The good old Schubert monograph by Alfred Einstein had at this point a motto for its last chapter ‘Schubert and the Death’: nullique ea tristis imago. This comes from Statius’s Thebaid (vv. 105-106). This ‘nullique ea tristis imago cernitur’ may be once again considered as sonorous exergue for Queen Elisabeth of Romania’s funeral by his beloved, unique protégé. 

While having the majestic chance of presenting a virtually totally unknown piece, a music certainly unedited, unpublished, not studied, unsung – except by our conductor – one should not indulge in such carelessness. I don’t think at all I am unjust. While commenting upon this Schubert/Enescu, Sir Noel Malcom much more poignantly noted (1990, p. 117 n. 14): “Queen Marie reveals the extent of her knowledge of music when she writes that Enescu transcribed ‘a certain Haydn quartet’ for the funeral [of Carmen Sylva]”.  

After all, this is the Romanian Athenaeum’s music, Enescu’s house. Not another Enescu manuscript, stolen, gravely harmed and sold by an auction house. On the contrary, the listener cum reader of Enescu might have benefitted from the recently established musical connection between the Queen and the Musician. The auction of 22 September 2021 presented the Queen’s score of a 1880 Lied titled Junge Schmerzen. Or, still a Fürstin, her music and libretto (also for mezzo) are the immediate origin of Enescu’s own Junge Schmerzen composed at Peleș Castle on 22 August 1898. Junge (or not that Junge) Schmerzen everywhere.

The musicologist would have moreover yearned for knowing a bit more about Enescu’s instantaneous musical workings. How he reconceived Schubert’s piano material – how he perfectly generalised the Schubert piano score first with woodwinds (childishly coined by him once as ‘vânturi’) and violas, then winds | brass and then tutti.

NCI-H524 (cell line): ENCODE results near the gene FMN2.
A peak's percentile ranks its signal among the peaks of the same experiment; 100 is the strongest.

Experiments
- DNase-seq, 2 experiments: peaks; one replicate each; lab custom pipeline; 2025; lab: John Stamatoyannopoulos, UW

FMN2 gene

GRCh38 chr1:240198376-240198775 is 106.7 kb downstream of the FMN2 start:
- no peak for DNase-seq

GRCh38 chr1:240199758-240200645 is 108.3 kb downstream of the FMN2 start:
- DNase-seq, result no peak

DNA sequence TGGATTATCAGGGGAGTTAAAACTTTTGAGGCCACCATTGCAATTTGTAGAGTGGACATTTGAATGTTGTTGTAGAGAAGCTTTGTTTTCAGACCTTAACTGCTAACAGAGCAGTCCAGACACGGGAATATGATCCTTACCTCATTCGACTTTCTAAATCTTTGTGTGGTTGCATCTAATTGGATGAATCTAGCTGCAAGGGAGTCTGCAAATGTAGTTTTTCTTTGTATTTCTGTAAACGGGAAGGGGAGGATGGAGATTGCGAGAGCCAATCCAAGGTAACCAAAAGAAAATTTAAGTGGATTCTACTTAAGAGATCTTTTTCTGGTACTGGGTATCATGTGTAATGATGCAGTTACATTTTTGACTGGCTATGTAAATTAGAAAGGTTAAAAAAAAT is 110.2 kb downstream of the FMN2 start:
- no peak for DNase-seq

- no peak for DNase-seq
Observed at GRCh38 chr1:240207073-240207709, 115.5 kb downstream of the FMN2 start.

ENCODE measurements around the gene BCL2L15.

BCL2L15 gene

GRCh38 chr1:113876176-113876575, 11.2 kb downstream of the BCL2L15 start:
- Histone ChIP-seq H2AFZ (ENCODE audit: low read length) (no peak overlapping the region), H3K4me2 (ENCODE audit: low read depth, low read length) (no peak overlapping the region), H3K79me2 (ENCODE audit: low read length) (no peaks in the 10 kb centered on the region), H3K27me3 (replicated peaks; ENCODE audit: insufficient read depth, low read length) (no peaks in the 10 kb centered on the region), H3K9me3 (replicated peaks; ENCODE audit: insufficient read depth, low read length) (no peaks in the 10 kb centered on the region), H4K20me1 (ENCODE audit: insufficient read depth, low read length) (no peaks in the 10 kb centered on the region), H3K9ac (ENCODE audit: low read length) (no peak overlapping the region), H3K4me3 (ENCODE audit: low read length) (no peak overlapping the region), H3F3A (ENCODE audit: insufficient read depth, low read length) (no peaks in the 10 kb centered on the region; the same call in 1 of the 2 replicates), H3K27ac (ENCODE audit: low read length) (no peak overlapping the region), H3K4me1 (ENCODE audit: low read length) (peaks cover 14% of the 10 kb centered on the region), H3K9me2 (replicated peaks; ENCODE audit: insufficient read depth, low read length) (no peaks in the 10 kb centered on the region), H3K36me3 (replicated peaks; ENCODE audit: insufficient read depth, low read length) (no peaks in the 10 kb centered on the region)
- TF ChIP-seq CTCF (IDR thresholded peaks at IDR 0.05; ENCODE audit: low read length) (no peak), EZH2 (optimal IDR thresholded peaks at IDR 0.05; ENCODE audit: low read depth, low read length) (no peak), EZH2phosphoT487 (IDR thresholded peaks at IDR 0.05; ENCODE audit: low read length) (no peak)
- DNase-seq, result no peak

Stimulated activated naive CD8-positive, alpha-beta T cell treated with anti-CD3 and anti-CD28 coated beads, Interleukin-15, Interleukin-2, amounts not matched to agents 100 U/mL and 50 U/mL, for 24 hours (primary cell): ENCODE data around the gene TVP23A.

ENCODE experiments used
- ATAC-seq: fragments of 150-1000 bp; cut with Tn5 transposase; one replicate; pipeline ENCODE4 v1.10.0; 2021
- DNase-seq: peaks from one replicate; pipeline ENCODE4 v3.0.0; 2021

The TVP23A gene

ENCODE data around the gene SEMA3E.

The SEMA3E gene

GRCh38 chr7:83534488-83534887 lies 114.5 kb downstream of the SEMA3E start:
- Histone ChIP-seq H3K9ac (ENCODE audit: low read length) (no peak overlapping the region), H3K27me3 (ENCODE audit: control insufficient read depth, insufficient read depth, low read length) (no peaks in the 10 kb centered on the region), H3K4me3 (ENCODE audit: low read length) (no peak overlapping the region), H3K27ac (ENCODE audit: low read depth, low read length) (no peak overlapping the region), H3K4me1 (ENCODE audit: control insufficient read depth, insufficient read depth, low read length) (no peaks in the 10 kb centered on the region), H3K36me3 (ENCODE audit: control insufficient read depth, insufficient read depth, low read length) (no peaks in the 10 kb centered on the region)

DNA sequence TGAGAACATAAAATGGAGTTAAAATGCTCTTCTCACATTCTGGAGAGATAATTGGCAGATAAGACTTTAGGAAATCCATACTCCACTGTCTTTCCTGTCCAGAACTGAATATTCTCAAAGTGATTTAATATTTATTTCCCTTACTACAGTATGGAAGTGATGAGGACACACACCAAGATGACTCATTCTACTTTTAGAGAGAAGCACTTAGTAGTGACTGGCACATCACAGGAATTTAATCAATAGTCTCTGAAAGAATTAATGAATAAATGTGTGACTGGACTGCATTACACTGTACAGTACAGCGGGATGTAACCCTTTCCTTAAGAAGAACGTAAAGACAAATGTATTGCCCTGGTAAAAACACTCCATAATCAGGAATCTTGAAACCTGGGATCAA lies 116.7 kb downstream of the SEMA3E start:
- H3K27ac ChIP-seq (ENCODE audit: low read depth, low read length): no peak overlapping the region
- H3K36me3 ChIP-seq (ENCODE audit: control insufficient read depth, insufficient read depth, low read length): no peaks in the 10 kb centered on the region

Against insanity. By all means.

Today, in the Athenaeum concert hall in Bucharest, Gabriel Bebeșelea conducts what he re|discovered at the Library of the Romanian Academy: the 105 years old fully completed manuscript by Enescu of his orchestration of the Andante from Schubert Trio op. 100.

A Norwegian folk song. A musical structure echoing Beethoven, his dearest Beethoven. One year in the making. His last, from a first draft in November 1827 up to right before the delirium of November 1828. Now most famous, back then a complete failure. This, for Schubert.

As for Enescu, one single night of March at the beginning of the war for orchestrating the whole Schubert score, as clearly written on top of his manuscript. The death of his admirable patron, Queen Elisabeth of Romanian better known as Carmen Sylva. A new move towards mourning: orchestrating from 3 to 33 instruments – this Schubert as it was one of the best played by the Queen or at the Queen’s schubertiades. Enescu’s score sunk into oblivion. No catalogue describing it professionally meanwhile, manuscript never printed. Except the funeral of the dedicatee the Queen, a former pupil of Clara Schumann, no public audition. A quasi new, fully new composition by Enescu.